November 6, 2009
Gene Therapy Technique Slows Brain Disease
These findings appear in the November 6, 2009 issue of the journal Science, which is published by AAAS, the nonprofit science society.
In a pilot study of two patients monitored for two years, an international team of researchers slowed the onset of the debilitating brain disease X-linked adrenoleukodystrophy (ALD) using a lentiviral vector to introduce a therapeutic gene into patient's blood cells. Although studies with larger cohorts of patients are needed, these results suggest that gene therapy with lentiviral vectors, which are derived from disabled versions of human immunodeficiency virus (HIV), could potentially become instrumental in treating a broad range of human disorders."This is the first time we were able to successfully use an HIV-derived lentivirus vector for gene therapy in humans, and also the first time that a very severe brain disease has been treated with efficacy by gene therapy. We've demonstrated that this HIV-derived lentivirus vector works as was hoped for so many years," said coauthor Patrick Aubourg, professor of pediatrics at University Paris-Descartes and head of a research unit at Inserm-University Paris Descartes.
Featured in the movie "Lorenzo's Oil," ALD is a severe hereditary condition caused by a deficiency of a protein called ALD that is involved in fatty acid degradation. Sufferers steadily lose their myelin sheath, the protective layer that coats nerve fibers in the brain. Without myelin the nerves lose function, leading to increasing physical and mental disability in patients. X-linked ALD, the most common form of the disease, affects boys starting at age 6-8 years of age and death usually occurs before the patients reach adolescence.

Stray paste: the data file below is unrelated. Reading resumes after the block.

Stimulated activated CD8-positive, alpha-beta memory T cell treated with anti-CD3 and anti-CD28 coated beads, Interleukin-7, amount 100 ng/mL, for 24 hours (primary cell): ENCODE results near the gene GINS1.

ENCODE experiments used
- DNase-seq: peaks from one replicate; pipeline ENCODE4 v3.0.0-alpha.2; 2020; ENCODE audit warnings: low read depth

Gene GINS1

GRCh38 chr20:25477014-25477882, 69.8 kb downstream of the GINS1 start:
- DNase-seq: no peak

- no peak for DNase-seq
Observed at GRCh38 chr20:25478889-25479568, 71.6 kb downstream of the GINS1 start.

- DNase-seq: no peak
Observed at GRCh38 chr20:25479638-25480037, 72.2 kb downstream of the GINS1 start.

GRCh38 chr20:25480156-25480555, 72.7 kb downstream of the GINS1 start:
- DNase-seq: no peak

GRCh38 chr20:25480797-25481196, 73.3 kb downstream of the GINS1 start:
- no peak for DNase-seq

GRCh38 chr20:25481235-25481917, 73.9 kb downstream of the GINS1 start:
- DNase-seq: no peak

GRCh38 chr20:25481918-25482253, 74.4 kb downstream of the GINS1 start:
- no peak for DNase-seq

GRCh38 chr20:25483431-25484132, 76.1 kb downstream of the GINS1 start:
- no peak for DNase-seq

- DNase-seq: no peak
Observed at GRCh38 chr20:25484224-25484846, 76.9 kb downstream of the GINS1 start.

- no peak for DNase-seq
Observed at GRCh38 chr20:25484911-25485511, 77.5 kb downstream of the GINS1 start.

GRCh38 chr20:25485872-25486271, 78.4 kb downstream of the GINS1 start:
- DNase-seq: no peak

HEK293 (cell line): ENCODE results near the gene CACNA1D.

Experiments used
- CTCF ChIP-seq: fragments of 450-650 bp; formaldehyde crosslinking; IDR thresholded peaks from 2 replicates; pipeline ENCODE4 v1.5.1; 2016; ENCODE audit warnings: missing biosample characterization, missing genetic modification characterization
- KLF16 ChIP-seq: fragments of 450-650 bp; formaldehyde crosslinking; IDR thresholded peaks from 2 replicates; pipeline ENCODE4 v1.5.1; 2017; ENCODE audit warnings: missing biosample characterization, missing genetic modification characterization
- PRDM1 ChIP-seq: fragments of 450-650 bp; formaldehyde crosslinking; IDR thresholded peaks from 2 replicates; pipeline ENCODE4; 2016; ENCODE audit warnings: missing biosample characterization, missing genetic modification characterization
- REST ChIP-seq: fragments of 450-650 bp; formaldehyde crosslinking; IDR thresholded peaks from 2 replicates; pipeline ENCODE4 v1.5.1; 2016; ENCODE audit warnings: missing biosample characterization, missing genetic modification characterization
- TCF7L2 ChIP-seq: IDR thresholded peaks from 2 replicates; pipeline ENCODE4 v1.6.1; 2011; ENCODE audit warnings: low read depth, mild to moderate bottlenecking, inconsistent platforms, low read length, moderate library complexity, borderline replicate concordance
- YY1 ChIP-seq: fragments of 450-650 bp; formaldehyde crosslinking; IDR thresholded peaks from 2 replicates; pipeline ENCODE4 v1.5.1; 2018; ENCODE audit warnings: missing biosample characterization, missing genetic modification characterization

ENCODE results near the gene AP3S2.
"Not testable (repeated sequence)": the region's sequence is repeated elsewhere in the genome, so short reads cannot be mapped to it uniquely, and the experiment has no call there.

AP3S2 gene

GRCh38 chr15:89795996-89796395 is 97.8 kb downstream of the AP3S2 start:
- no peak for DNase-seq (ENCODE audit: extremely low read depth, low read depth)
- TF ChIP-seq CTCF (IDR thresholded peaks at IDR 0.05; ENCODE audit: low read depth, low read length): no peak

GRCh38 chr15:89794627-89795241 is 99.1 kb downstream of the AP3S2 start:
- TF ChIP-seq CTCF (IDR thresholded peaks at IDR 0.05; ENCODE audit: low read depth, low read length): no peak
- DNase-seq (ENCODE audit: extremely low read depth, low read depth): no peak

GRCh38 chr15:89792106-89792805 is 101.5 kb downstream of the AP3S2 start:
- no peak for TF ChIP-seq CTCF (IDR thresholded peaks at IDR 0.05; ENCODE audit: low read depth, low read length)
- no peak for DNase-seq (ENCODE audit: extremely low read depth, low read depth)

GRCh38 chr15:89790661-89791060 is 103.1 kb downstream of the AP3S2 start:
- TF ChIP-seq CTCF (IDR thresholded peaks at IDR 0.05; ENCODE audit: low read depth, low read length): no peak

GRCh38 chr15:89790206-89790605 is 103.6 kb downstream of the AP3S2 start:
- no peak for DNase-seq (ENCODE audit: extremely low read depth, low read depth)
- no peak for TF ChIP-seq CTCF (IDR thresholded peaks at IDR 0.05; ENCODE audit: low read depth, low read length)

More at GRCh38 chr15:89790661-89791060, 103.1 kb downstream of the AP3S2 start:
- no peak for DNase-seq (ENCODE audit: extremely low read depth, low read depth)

Bone marrow transplants typically slow progression of the disease because the donor marrow includes cells that develop into myelin-producing cells. However, finding a matching bone marrow donor can be a challenging and lengthy process, and the procedure carries considerable risks.
Genetically correcting the blood stem cells in the patients' own bone marrow may prove to be a valuable alternative approach when no matched donors are available.
In most gene therapy studies, a working gene is inserted into the genome to replace a dysfunctional, disease-causing gene. A carrier molecule called a vector is used to deliver the therapeutic gene into the patient's cells. Vectors are typically the backbones of viruses that have been genetically altered to carry normal human DNA. Scientists have recently turned to vectors based on the lentivirus genus of retroviruses, which includes HIV. Lentiviral vectors are a type of retrovirus that can infect both dividing and nondividing cells, and are thought to provide long-term and stable gene expression, unlike other retroviruses.
"The HIV-derived lentivirus vector allows expression of the therapeutic gene in principle for life, because the therapeutic gene is inserted in the chromosomes"”the genome. Therefore, cells that derive from the initially corrected cells, stem cells in particular, will continue to express the therapeutic gene forever," said Aubourg.